What is the point of school district summer reading assignments? It's just making me a nag to my son, who thinks his summer should be a total vacation from school.

 "What happens when you stop exercising for two months?" asks David Weiss, assistant superintendent of secondary education in the Commack School District. "You get flabby. You're not in as good shape." The same thing applies to the mind, he says. Summer reading keeps kids' cognitive and processing skills in shape to hit the ground running upon return to school in September. "You need to continue using the skills you have, or you're going to go backward," he says.

Schools are also trying to help students learn to incorporate reading into their lives outside of the classroom, so that they view it as an enjoyable, lifelong activity instead of just required homework. Commack, for instance, has put students on the summer-reading list committee in charge of choosing books to try to ensure a wide range of choices that includes classics as well as more contemporary works.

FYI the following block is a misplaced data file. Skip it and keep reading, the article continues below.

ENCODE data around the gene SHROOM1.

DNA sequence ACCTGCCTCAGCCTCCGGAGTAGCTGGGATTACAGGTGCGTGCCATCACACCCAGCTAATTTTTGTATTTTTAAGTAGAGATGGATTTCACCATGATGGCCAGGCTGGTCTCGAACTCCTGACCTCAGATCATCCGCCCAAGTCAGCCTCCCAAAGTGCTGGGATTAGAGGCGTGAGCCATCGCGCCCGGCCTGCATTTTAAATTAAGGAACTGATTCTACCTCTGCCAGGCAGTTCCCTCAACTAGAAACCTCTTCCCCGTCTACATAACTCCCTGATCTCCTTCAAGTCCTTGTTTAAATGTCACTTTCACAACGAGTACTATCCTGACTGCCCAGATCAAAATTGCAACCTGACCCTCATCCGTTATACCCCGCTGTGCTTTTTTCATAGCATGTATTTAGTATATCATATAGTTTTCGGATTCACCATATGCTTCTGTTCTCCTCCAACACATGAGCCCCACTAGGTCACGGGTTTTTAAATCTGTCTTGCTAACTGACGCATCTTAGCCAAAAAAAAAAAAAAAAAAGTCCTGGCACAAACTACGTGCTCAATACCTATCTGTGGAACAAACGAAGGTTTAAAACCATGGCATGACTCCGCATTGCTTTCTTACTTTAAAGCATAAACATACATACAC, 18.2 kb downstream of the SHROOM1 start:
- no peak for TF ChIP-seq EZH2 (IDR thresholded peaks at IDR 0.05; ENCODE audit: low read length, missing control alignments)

Try getting involved with your son's summer reading in some other way besides nagging. Perhaps you need to set aside a half- hour a night where reading is done. "What may be necessary for a highly reluctant reader is that the whole household spends half an hour a night reading," Weiss says. Your son can read his books while you read the newspaper or a magazine. You might also try reading the same book he's reading and discuss it.